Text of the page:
Rent Good Vibrations (2012)

3.7 of 5 from 196 ratings
1h 38min
Rent Good Vibrations Online DVD & Blu-ray Rental
  • General info
  • Available formats
Synopsis:
Eager to shift thoughts away from the Troubles during the 1970s, music fanatic Terri Hooley (Richard Dormer) opens a record store, 'Good Vibrations', in the heart of one of Belfast's roughest districts. As the shop gains a loyal following, Terri starts a small record label with the aim of launching some of the local bands, including The Undertones whose first single, 'Teenage Kicks', is championed by legendary Radio 1 DJ John Peel...
Actors:
, , , , , , , , , , , , , , , , , , ,
Directors:
,
Producers:
Bruno Charlesworth, Andrew Eaton, David Holmes, Chris Martin
Voiced By:
Pierre Adeli
Writers:
Colin Carberry, Glenn Patterson
Studio:
Universal Pictures
Genres:
Comedy, Drama, Music & Musicals
Countries:
Ireland, Comedy, Drama, Music & Musicals
BBFC:
Release Date:
05/08/2013
Run Time:
98 minutes
Languages:
English
Subtitles:
English Hard of Hearing
DVD Regions:
Region 2
Formats:
Pal
Aspect Ratio:
Widescreen 2.35:1
Colour:
Colour
Bonus:
  • Interview with Terri Hooley
  • Interviews with Cast and Crew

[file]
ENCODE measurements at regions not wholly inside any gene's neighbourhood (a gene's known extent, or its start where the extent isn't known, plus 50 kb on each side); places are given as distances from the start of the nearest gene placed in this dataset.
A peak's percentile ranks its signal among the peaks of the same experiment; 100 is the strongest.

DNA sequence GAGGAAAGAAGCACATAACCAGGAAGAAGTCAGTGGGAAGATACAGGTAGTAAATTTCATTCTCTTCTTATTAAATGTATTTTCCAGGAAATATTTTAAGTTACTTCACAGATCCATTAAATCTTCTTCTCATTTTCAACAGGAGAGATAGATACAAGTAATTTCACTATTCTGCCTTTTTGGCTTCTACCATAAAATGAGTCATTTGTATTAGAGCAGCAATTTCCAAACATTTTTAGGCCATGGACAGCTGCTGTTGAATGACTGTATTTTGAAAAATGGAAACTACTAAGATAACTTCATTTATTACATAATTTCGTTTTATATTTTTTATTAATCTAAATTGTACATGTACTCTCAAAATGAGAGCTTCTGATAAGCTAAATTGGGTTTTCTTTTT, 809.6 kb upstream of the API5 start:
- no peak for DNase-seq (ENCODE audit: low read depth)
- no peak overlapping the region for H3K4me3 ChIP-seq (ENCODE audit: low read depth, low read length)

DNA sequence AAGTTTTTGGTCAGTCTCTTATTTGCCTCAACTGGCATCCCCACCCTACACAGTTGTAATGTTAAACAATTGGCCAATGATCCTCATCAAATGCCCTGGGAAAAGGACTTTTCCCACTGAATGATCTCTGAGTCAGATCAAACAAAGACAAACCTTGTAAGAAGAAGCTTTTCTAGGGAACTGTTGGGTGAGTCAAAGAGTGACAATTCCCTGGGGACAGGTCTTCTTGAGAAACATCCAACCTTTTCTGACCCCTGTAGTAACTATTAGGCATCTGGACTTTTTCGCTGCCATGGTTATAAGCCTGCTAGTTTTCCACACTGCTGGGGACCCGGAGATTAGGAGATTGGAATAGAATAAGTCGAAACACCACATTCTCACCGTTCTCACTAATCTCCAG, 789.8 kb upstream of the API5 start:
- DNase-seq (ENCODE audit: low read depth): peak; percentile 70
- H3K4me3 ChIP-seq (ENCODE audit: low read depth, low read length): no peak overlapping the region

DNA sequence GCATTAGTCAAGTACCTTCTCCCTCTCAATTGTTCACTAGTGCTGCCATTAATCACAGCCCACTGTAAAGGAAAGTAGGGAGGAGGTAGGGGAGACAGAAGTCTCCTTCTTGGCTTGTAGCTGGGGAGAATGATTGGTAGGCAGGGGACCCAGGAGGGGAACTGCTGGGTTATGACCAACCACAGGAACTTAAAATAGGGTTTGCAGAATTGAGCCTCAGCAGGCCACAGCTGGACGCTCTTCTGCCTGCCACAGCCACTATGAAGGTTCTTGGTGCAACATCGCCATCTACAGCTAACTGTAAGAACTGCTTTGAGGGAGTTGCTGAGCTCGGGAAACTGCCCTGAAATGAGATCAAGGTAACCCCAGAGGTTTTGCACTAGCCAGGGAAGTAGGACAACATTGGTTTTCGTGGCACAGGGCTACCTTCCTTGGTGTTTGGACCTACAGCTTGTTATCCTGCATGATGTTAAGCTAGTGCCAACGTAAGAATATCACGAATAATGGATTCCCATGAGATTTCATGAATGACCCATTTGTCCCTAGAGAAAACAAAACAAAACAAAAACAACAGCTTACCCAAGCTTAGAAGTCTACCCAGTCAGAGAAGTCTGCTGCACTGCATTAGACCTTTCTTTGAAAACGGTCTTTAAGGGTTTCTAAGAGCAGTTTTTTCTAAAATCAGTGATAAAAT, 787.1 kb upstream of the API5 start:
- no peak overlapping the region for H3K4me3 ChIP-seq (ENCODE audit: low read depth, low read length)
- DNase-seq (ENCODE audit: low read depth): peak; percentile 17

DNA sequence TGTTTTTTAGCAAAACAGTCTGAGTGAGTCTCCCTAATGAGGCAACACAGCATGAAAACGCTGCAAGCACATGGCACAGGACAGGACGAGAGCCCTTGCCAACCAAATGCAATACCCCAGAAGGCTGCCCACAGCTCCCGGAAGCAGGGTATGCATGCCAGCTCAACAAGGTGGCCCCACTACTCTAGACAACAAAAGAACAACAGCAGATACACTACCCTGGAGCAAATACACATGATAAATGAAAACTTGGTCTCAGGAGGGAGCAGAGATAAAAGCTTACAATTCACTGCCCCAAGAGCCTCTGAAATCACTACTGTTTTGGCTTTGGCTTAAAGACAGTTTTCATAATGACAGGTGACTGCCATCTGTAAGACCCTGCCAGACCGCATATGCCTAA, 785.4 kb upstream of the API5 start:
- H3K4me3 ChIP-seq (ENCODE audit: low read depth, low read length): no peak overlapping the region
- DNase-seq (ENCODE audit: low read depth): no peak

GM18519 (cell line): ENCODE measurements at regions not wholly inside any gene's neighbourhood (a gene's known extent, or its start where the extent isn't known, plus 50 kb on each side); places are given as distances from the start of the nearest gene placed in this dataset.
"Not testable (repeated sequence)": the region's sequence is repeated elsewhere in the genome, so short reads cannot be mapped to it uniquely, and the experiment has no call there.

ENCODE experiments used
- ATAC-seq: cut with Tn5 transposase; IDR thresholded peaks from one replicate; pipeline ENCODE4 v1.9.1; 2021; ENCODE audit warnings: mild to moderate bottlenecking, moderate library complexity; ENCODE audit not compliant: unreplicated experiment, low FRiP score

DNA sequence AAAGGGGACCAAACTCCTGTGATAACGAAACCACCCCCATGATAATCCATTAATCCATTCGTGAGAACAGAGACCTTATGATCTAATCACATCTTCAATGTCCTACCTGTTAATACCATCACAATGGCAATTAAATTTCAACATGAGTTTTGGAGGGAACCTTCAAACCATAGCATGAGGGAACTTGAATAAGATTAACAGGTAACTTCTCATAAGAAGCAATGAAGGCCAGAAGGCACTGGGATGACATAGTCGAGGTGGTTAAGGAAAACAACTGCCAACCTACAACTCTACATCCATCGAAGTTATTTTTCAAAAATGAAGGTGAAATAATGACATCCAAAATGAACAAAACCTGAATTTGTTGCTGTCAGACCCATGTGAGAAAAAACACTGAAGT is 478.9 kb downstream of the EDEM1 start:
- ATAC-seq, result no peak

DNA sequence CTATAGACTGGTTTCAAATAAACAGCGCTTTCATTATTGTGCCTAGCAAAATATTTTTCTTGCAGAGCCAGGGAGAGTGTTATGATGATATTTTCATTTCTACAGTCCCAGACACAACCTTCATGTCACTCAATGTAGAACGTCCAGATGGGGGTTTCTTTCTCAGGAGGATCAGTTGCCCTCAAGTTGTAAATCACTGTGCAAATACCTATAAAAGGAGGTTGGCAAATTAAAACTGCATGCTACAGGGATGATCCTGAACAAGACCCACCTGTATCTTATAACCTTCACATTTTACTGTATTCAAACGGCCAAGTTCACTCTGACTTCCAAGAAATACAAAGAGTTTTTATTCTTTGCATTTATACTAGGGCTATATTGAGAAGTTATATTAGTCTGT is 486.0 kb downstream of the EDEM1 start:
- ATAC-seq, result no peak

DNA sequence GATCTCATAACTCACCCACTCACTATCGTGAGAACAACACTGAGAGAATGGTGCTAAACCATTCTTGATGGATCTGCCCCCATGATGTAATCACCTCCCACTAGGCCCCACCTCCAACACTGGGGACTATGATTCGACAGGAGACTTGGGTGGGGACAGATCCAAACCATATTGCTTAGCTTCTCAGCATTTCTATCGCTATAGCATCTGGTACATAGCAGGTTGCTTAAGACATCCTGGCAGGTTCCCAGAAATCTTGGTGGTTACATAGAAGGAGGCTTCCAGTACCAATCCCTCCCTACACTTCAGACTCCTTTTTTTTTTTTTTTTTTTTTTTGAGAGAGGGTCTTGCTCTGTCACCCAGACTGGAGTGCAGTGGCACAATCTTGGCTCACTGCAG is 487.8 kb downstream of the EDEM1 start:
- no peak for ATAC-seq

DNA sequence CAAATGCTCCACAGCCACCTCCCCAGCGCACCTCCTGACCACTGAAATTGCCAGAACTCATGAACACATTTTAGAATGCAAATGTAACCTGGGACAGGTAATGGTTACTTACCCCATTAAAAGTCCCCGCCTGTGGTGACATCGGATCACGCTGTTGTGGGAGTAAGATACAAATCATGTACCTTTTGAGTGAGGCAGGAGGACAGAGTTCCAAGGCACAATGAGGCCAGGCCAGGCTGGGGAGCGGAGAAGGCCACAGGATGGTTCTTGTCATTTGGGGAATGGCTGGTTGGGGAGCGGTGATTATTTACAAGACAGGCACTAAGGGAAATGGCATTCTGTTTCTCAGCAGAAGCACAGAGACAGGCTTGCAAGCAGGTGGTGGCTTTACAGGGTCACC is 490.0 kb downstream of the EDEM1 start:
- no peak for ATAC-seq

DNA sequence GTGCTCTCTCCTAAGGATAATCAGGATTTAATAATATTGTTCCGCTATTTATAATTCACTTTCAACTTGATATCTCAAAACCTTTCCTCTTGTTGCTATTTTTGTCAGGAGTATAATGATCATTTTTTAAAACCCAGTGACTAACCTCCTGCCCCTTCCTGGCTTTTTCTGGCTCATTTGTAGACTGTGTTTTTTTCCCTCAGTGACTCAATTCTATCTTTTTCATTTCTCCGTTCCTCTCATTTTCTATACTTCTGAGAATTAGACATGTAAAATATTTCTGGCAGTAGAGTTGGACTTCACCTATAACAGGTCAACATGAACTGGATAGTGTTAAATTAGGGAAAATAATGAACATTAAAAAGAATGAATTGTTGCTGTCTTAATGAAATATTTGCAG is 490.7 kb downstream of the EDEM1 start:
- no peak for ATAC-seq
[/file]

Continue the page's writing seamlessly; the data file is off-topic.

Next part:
BBFC:
Release Date:
05/08/2013
Run Time:
103 minutes
Languages:
English
Subtitles:
English Hard of Hearing
Formats:
Pal
Aspect Ratio:
Widescreen 2.35:1
Colour:
Colour
BLU-RAY Regions:
B
Bonus:
  • Interview with Terri Hooley
  • Interviews with Cast and Crew

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Reviews (1) of Good Vibrations

Belfast Kicks - Good Vibrations review by Sortilege

Spoiler Alert
12/04/2014

This is the first movie about Punk that I've really enjoyed. Partly because of the general chutzpah that ensures the film never lets up for a minute; partly for the skillful and intelligent use of news footage to illustrate the Troubles for those who may know nothing about them. Mainly, though, it shows Punk in a setting which makes sense for the whole aesthetic. Terri Hooley says during the last scene where he's addressing 2000 punks during a concert at the Royal Ulster Hall that New York Punks have the haircuts, London has the trousers, but Belfast has the reason for the existence of Punk itself, In a city where over 3000 people were shot, blown up, beaten and burned to death over 30 years, the pure and elemental joy of Punk seems like the only answer possible, leaving the cynical money-making machine of McLaren and Westwood in the dark. After all, John Peel said that the Undertones' Teenage Kicks gave him the best 2 1/2 minutes of his life.

3 out of 3 members found this review helpful.

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